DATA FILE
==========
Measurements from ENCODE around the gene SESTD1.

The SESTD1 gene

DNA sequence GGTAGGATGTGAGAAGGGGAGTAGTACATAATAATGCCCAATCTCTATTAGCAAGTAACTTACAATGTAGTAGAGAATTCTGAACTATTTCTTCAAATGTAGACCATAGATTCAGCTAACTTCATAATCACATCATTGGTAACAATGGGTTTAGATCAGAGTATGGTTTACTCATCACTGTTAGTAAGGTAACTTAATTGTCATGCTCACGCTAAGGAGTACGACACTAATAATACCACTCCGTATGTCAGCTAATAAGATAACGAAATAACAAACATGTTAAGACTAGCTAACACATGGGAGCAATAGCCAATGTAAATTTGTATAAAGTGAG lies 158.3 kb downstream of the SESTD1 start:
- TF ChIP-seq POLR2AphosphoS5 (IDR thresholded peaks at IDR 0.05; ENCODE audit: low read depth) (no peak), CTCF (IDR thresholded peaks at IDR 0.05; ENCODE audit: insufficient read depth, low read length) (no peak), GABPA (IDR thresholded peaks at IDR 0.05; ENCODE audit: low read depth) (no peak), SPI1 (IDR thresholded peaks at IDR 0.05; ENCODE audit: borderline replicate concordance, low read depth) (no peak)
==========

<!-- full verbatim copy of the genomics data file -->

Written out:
Measurements from ENCODE around the gene SESTD1.

The SESTD1 gene

DNA sequence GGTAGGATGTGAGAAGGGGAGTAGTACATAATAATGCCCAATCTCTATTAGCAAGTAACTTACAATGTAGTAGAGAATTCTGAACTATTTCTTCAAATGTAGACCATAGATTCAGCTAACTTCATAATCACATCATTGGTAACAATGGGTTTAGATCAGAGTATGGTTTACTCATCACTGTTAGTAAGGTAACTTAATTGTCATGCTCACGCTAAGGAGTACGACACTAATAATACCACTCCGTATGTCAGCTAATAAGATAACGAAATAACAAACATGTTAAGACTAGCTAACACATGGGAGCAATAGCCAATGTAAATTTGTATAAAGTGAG lies 158.3 kb downstream of the SESTD1 start:
- TF ChIP-seq POLR2AphosphoS5 (IDR thresholded peaks at IDR 0.05; ENCODE audit: low read depth) (no peak), CTCF (IDR thresholded peaks at IDR 0.05; ENCODE audit: insufficient read depth, low read length) (no peak), GABPA (IDR thresholded peaks at IDR 0.05; ENCODE audit: low read depth) (no peak), SPI1 (IDR thresholded peaks at IDR 0.05; ENCODE audit: borderline replicate concordance, low read depth) (no peak)